WHO knows it was a family from Sydney that led Britain to its first great era of motoring and motor racing?
Selwyn F Edge, born in Concord, NSW in 1868, was aged three when his folks took him to London, where he became a successful racing cyclist in his teens before becoming involved in the early days of motoring.
It’s a long, complicated story, but the result was that he, with mates Montague Napier and Harvey du Cros, built the world’s first six-cylinder production cars as well as a 15-litre racing monster called the Napier L48 Samson.
The latter was a spectacular creation with a copper nose and all of 74m of copper pipe wound around its huge engine bay. More than an eyeful, it set a new land speed record.
That was back in 1904, when it became the first car to top 100mph (160km/h).
A year later Napier became the only company in the world to hold both world land and water speed records.
The Napier L48 was clocked at 104mph at Ormond Beach, Florida and the Napier-powered boat at 30 knots at Monaco.
In 1912, the big six-pot motor was acquired by the Cornwell brothers, of Melbourne, who used it to power their Nautilus II boat to many race wins until 1916, when it was replaced by an aircraft engine.
The Napier motor was parked in a corner of the Cornwell factory until spotted by Bob Chamberlain (he of Chamberlain-John Deere tractor fame).
Chamberlain acquired it and resolved to recreate Samson to its original perfection.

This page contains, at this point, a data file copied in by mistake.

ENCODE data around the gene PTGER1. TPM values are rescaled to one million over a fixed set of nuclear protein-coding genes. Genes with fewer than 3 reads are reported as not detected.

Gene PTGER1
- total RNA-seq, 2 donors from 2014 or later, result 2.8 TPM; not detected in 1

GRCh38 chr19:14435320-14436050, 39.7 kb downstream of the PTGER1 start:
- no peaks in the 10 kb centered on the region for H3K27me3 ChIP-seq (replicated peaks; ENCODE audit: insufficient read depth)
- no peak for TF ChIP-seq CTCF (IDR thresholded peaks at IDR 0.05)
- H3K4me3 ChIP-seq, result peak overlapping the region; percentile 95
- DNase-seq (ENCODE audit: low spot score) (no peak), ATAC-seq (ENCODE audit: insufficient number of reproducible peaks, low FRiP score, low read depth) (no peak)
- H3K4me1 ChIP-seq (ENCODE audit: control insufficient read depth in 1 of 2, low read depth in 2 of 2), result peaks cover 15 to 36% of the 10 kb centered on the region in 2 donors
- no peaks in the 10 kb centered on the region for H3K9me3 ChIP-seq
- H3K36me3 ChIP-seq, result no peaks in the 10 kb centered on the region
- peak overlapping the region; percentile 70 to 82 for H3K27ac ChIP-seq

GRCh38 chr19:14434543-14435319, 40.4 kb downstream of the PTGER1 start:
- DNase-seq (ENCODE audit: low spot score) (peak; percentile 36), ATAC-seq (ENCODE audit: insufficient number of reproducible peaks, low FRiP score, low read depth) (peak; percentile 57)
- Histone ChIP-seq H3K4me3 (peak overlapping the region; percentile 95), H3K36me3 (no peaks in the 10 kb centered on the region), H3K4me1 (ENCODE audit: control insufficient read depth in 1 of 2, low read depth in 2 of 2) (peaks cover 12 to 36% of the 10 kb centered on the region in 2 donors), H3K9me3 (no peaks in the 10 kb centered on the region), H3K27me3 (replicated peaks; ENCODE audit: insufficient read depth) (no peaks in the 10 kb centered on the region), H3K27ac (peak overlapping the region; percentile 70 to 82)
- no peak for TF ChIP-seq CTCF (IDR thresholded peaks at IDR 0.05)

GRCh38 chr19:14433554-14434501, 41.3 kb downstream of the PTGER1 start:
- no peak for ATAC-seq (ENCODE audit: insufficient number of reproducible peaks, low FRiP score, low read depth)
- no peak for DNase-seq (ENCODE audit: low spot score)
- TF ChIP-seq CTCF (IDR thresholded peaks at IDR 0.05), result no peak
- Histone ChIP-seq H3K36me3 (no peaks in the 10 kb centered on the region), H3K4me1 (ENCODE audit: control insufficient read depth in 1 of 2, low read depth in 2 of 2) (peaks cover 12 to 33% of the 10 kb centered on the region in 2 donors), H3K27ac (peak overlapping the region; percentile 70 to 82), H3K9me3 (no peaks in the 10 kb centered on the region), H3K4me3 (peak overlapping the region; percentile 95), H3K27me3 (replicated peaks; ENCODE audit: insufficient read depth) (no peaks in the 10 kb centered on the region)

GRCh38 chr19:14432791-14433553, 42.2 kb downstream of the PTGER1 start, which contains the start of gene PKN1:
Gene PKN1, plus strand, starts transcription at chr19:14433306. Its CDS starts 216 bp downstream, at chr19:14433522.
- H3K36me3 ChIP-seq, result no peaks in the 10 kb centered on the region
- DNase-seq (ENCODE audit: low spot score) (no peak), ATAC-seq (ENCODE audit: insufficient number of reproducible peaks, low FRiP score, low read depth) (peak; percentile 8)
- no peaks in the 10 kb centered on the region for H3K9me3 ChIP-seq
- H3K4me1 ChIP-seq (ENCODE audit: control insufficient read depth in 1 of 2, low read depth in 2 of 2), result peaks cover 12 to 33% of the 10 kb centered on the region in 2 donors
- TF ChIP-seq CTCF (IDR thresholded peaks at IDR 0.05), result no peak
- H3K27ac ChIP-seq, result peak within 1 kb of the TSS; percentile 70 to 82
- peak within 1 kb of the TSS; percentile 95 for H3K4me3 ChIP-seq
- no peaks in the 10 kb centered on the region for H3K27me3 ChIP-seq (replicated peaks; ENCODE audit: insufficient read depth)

A picture of Bob Chamberlain with the L48’s crankshaft shows the enormity and precision of the component.
It was a huge project, with the famed Bill Boddy describing it in a 1988 edition of Motor Sport as “the recreation of the decade”.
“Modifications were made in keeping with the ethics of a highly-experienced engineer intent on providing a habitat for a decidedly historic engine, and had the task not been undertaken there would now be no 1904 Napier L48.”
The rebuild was completed in 1982 and started up on July 8, 1982. It had not been run since 1915.
It was tested on a dynamometer and showed almost 180 bhp (134kW) at 161km/h.
In May that year it was shipped back to the UK where it was driven at Donington, Brooklands, the Shelsley Walsh hillclimb and the Colerne Sprints.
Driven in the sprints by Tony Gaze, it covered the standing kilometre in 31.22 seconds with a terminal speed of 180km/h, while Bob Chamberlain was marginally slower with 31.22 secs and 176km/h.
In April 1993, Perth collector and motor sportsman Peter Briggs bought it to display in his York Motor Museum.
He took it to the Pebble Beach Concours d’Elegance in 1999 where he was awarded the Automobile Quarterly prize for the most historically significant car at the event.
The next year he drove it to a class win at the Goodwood Festival of Speed, and since then it’s been on show, seen by thousands of people at museums and special events in and around Perth.
Now, after three decades, the 1904 Napier L48 Samson is for sale.
It will be on show at the AXA Sydney Harbour Concours d’Elegance 2022 at the UNESCO-listed Hyde Park Barracks in historic Sydney on March 4 and 5 and be offered for sale on March 4 at Halcyon Auctions.
There’s a great deal more about the Edge family of Sydney, who opened their Edge and Edge shop in Pitt Street as a typewriter business, but soon expanded into cycles and helped pioneer the transition from pedal to motor power.
The full story will be published later this year in The Racer’s Edge, by celebrated Perth author Graeme Cocks, who says but for Selwyn Edge’s efforts all those years ago, there might not not have been any AC Cobras today.
It promises to be a riveting read and the book will be on the shelves or on the Motoring Past website, later this year.
What Samson will fetch at auction is unknown but around $2 million is being bandied about.
With luck it might go to a buyer known as Delilah.